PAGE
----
03 January, 2009

How do you say "quagmire" in Hebrew?

Before sending ground forces - CNN just claimed about 10,000 - into Gaza the Israelis supposedly dropped leaflets telling Gazans to leave immediately. With all borders closed, where exactly are the residents of one of the most densely populated places on Earth supposed to go?

Make no mistake, I agree with Human Rights Watch - any indiscriminate firing upon populated areas is wrong. It doesn't work in Gaza, Sderot, Afghanistan or anywhere else. Both sides must forge a durable ceasefire and stick to it. Nobody gets off clean in this one. Foreign Minister Livni's quote in the New York Times earlier this week that, "There is no humanitarian crisis in Gaza and therefore there is no need for a humanitarian truce," is obscene. After being sealed off for months, it's well known what conditions there were before this operation began and one can only image what things are like on the ground at the moment. However, hearing a Hamas spokesman speaking on NPR earlier in the week claim that the rocket attacks on Israel were solely the work of Israeli collaborators, made me scream at my radio.

Now that they've gone in, what's the objective? The Israelis claim they don't want to retake Gaza. What marks the endpoint for this? What will mark for them the point when they have "crippled Hamas' infrastructure"? This will be all out urban guerrilla warfare in the heart of Gaza city and that will likely not favor the Israeli troops. What happens if the ground forces get bogged down in bloody street to street fighting? Intensified air assaults? Where does it all end?

The UN says at least 25% of the casualties - over 400 killed and 2,000 wounded so far - are civilians. Of course, verifying anything is next to impossible since the Israelis are STILL barring foreign journalists from entering Gaza and conditions for Palestinian journalists at work inside Gaza are difficult to say the very least. The world has a right to know.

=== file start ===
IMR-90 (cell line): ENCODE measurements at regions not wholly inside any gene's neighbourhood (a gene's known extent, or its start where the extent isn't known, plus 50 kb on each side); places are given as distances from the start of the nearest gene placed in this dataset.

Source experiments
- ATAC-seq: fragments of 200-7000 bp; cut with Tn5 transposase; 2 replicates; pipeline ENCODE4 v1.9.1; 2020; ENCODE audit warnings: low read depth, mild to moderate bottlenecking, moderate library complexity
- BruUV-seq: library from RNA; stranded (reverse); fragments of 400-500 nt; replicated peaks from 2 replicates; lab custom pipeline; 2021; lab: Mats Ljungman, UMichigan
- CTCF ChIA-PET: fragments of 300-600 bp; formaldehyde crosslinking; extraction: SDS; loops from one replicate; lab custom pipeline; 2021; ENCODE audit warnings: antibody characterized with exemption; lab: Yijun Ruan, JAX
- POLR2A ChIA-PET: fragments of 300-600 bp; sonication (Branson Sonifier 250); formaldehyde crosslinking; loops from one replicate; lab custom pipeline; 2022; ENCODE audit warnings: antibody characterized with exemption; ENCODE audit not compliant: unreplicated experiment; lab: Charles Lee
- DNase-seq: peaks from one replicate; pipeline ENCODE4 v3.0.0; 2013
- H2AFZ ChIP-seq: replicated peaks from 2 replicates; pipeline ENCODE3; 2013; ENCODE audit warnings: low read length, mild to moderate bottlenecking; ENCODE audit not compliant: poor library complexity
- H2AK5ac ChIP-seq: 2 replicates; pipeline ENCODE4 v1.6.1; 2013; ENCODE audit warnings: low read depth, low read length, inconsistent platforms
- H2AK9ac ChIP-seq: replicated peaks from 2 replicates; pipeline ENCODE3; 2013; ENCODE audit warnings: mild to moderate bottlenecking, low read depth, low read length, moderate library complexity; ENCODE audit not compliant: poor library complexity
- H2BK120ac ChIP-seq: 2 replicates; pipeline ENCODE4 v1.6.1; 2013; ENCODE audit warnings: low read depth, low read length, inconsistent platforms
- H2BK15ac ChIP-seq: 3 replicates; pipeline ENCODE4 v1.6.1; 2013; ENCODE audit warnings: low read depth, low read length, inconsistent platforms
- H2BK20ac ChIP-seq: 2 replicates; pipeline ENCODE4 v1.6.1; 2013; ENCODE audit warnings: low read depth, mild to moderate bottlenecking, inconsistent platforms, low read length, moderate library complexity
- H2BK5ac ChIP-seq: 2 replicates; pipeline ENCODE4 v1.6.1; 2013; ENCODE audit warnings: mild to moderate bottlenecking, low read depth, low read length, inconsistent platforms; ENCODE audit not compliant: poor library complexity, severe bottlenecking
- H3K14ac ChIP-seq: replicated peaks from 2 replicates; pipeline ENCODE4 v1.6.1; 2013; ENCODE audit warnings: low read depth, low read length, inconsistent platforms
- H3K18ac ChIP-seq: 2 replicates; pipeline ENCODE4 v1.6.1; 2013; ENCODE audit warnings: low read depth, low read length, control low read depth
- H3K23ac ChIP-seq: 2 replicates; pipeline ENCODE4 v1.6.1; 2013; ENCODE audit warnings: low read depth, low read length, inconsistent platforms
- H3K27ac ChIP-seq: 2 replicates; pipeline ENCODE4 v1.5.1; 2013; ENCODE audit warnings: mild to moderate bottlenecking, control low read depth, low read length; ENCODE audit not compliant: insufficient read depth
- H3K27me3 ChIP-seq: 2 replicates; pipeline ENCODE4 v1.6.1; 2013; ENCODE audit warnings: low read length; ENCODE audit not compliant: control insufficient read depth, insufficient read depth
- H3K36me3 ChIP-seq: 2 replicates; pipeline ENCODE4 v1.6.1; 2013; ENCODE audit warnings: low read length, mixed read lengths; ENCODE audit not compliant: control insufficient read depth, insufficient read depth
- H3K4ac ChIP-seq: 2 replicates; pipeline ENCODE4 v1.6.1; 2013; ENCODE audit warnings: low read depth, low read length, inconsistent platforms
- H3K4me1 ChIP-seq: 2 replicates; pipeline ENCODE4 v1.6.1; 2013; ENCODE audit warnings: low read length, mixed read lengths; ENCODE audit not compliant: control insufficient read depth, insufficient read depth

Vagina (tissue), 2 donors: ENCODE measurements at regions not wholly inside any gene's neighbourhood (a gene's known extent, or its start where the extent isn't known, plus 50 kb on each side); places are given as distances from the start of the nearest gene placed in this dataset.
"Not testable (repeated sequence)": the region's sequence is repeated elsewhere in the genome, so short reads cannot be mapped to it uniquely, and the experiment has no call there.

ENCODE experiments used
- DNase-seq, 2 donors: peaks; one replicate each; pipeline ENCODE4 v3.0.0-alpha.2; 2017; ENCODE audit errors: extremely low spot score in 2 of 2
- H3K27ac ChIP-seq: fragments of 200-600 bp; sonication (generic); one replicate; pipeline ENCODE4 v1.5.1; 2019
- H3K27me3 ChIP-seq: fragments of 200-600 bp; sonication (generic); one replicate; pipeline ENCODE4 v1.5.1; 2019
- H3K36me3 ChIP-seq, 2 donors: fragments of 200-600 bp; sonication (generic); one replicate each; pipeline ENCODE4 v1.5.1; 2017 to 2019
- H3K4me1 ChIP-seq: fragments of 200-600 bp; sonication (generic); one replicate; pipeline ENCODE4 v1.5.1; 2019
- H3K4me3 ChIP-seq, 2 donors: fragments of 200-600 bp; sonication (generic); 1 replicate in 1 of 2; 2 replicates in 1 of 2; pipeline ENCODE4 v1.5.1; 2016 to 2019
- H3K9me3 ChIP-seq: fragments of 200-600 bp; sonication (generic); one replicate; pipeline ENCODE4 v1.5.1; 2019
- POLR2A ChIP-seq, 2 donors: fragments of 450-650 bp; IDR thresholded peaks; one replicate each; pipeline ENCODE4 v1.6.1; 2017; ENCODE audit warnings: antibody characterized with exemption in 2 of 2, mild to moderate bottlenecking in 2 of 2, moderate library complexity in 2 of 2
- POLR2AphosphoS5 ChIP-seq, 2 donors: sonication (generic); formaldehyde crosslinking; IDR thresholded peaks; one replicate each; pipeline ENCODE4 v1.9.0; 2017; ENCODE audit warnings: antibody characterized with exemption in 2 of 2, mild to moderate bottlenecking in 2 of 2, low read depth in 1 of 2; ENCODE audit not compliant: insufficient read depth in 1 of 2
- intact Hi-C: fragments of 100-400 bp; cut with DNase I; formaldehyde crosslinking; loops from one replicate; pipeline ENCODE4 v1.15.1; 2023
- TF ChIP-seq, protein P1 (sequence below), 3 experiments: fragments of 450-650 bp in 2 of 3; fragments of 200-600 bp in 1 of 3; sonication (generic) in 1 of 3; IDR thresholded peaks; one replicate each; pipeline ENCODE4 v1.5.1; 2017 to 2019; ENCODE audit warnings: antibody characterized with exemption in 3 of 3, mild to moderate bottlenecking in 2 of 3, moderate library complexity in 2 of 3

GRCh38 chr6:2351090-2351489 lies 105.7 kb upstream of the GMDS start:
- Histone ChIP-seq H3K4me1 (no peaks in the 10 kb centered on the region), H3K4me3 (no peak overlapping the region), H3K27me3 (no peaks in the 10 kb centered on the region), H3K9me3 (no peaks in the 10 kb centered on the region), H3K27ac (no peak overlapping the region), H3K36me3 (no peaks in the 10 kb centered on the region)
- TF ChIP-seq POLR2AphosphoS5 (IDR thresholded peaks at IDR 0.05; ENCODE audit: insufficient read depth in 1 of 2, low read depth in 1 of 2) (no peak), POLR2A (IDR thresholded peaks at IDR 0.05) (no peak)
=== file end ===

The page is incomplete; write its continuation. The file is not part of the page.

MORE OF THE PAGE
02 January, 2009

One, two, three, four...

Just back from another peaceful demonstration for Gazans in front of the state capitol - about 50 to 75 people. Funeral prayers were offered in absentia for those killed in Gaza. A fair number of honks in support from passing cars, but also some one-fingered salutes and many, too many, bewildered stares. There is still such a need for education and outreach on this, but, then again, my mother - a public school teacher - has trouble getting people to care about their own children, so how do you get people to care about children thousands of miles away? And, when the media doesn't even see Iraq as worth covering anymore, how can we get them to take an interest - and dare we even ask for accuracy and impartiality? - in a story as "old news" as Gaza?
421 dead so far and word on the news is the Israelis are ready to send in ground forces. And what will come of all this?

Funny thing that this all happened just before P.E. Obama takes over, isn't it? Some are saying he should speak out, do something. The truth is he has little to no power at the moment and the Israeli government and military knew exactly what they were doing in making this move before Bush leaves office. He may be hamstrung at the moment, but be sure that we will all be watching how the new administration handles this come January 20th. I just hope Gaza makes it to the 20th.

And, as far as demonstrations go...crowds have a strange, unfortunate habit of filtering into their own cliques, which is bad for long-term organizing and actual progress. Mix it up people! Hijabis - walk up to that scruffy socialist and offer up a warm "Salaam!" Fashionista ISMers with your Urban Outfitters kifayas - walk over to the MSA crowd and introduce yourselves. Non-Muslim interfaithers wade and offer up a big "Howdy!" Young people, ask questions of your elders. Come on people! DECAMP! MINGLE! Get OUT of your comfort zone! Nothing changes until we band together.


01 January, 2009

Day 1 - The More Things Change...

I'm not one for New Year's Eve celebrations, favoring a more solitary, introspective evening. I also have a long, unintentional tradition of going to bed just before midnight. Last night, as I drifted into unconsciousness, I heard the sharp cracks of fireworks signaling the arrival of the new year. My last thought of the previous year and first of the new year was of the civilians in Gaza, who welcomed their new year under a very different barrage.